ShareThis Page
Penn Hills

Mayor turns public comment on Penn Hills budget into debate

Dillon Carr
| Tuesday, Dec. 5, 2017, 5:12 p.m.
Penn Hills Mayor Sara Kuhn addresses a resident during a public hearing Monday, Dec. 4. Also pictured is Manager Mohammed Rayan.
Dillon Carr | Tribune-Review
Penn Hills Mayor Sara Kuhn addresses a resident during a public hearing Monday, Dec. 4. Also pictured is Manager Mohammed Rayan.

Ten out of roughly 100 Penn Hills residents spoke during a lengthy budget hearing Monday, but many who were there left before it ended.

Some who stayed for more than two hours said more would have been able to talk if Mayor Sara Kuhn hadn't slowed things down.

"I was surprised to hear the mayor make a comment on everything after people spoke," Faith Milazzo said. "I feel the mayor should be open and receptive to suggestions. I don't think she was."

Milazzo was one of the residents who offered suggestions on ways to avoid Manager Mohammed Rayan's dire prediction in his draft budget that said unless tax revenues are increased in 2019, it "will be the beginning of a downward slide."

Milazzo and others who spoke suggested, in part, the following:

• Cut nonessential personnel

• Freeze municipal employee wages

• Install solar panels on municipal buildings

• Have residents pay for garbage pickup service

• Develop property along the Allegheny River

• Hire a full-time grant writer

• Renegotiate sewage rates with Allegheny County Sanitary Authority

But nearly half of the residents left before the meeting ended. One of them was Councilman-elect John Petrucci, who said he expected the mayor and council to gather as much public comment as possible and hold their views about the suggestions until the board's Dec. 18 meeting. Instead, he found Kuhn addressing the merits of what each resident suggested.

"I'm a little disappointed we didn't get more people involved that wanted to get involved on how they could help the community," Petrucci said. Before leaving, he read a prepared statement in which he offered several suggestions, including cutting nonessential personnel.

To start the meeting, Kuhn said she and council members would not comment during the public hearing. Council members kept their end of that deal, but Kuhn commented after every resident spoke and got in a heated exchange with resident Andrea Getsy while she was talking.

"I feel that you're becoming very hostile. I think that these recommendations were very ..." Getsy said before being interrupted by Kuhn.

"Recommendations are what we want," Kuhn said. "And solutions. That's what I've asked for, Mrs. Getsy."

Getsy replied: "That's what I've heard."

"But … some of the comments and solutions that were given were not actually a reality," Kuhn said.

The 2018 spending plan includes $57.4 million in expenditures and $60.5 million in revenues, with a year-end balance of $3.1 million. The budget keeps the tax rate at 5.44 mills and includes 2 to 3 percent wage increases for municipal employees.

When asked how she will work to avoid the manager's predicted "downward slide" in 2019, Kuhn said she does not know but that she is not in favor of a tax increase or cutting services.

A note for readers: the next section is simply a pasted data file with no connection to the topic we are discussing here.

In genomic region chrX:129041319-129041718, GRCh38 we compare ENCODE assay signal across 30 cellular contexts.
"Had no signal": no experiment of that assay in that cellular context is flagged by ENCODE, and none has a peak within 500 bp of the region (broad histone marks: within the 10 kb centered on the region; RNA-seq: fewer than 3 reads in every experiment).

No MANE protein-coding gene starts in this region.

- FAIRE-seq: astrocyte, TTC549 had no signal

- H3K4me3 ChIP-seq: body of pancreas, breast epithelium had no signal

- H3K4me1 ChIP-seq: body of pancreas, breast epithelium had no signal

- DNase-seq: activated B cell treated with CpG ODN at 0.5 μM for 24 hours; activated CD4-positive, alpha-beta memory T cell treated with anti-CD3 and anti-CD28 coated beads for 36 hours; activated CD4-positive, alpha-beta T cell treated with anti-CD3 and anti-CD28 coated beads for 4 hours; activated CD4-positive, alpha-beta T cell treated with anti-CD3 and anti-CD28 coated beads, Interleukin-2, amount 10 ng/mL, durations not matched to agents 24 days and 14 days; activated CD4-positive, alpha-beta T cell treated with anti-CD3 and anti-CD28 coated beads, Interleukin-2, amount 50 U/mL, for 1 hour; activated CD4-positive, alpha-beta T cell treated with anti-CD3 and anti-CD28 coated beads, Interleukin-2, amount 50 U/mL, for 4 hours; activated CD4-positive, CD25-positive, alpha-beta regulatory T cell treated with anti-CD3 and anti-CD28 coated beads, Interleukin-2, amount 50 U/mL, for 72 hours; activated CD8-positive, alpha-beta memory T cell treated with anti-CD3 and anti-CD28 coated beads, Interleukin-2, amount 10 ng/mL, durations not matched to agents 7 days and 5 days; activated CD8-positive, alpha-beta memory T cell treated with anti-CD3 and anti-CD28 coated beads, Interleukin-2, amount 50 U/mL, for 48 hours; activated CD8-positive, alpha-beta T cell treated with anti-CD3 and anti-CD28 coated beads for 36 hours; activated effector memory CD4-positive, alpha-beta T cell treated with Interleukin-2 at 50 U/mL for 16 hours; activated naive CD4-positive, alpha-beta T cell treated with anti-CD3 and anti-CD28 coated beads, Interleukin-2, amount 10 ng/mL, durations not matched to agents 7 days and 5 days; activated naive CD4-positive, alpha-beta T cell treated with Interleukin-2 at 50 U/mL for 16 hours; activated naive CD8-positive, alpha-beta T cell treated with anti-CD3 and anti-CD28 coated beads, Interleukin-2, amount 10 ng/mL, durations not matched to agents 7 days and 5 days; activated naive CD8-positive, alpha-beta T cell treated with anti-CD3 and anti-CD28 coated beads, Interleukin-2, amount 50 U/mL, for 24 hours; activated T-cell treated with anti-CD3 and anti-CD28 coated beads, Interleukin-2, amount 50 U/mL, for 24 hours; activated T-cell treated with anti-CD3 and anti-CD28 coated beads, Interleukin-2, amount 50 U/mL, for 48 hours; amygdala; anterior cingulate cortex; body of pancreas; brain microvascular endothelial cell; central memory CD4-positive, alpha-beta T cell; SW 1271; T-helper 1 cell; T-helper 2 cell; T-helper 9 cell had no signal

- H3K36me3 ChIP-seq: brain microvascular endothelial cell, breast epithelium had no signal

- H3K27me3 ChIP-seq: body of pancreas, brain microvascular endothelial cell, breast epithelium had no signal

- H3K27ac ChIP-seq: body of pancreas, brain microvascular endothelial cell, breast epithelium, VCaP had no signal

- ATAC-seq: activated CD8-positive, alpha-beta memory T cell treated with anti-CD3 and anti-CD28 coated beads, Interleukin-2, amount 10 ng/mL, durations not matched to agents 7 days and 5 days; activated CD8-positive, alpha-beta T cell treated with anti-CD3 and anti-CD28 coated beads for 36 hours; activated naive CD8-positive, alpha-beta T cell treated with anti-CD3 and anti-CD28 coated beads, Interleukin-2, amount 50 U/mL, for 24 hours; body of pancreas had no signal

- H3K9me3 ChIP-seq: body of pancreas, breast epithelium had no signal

Kuhn said she will look into every suggestion made to council and will address them during the Dec. 18 meeting, which will allow time for additional public comment about the budget.

"We all have to work together to figure out what our options are," Kuhn said after the meeting.

Dillon Carr is a Tribune-Review staff writer. Reach him at 412-871-2325, or via Twitter @dillonswriting.

TribLIVE commenting policy

You are solely responsible for your comments and by using you agree to our Terms of Service.

We moderate comments. Our goal is to provide substantive commentary for a general readership. By screening submissions, we provide a space where readers can share intelligent and informed commentary that enhances the quality of our news and information.

While most comments will be posted if they are on-topic and not abusive, moderating decisions are subjective. We will make them as carefully and consistently as we can. Because of the volume of reader comments, we cannot review individual moderation decisions with readers.

We value thoughtful comments representing a range of views that make their point quickly and politely. We make an effort to protect discussions from repeated comments either by the same reader or different readers

We follow the same standards for taste as the daily newspaper. A few things we won't tolerate: personal attacks, obscenity, vulgarity, profanity (including expletives and letters followed by dashes), commercial promotion, impersonations, incoherence, proselytizing and SHOUTING. Don't include URLs to Web sites.

We do not edit comments. They are either approved or deleted. We reserve the right to edit a comment that is quoted or excerpted in an article. In this case, we may fix spelling and punctuation.

We welcome strong opinions and criticism of our work, but we don't want comments to become bogged down with discussions of our policies and we will moderate accordingly.

We appreciate it when readers and people quoted in articles or blog posts point out errors of fact or emphasis and will investigate all assertions. But these suggestions should be sent via e-mail. To avoid distracting other readers, we won't publish comments that suggest a correction. Instead, corrections will be made in a blog post or in an article.

click me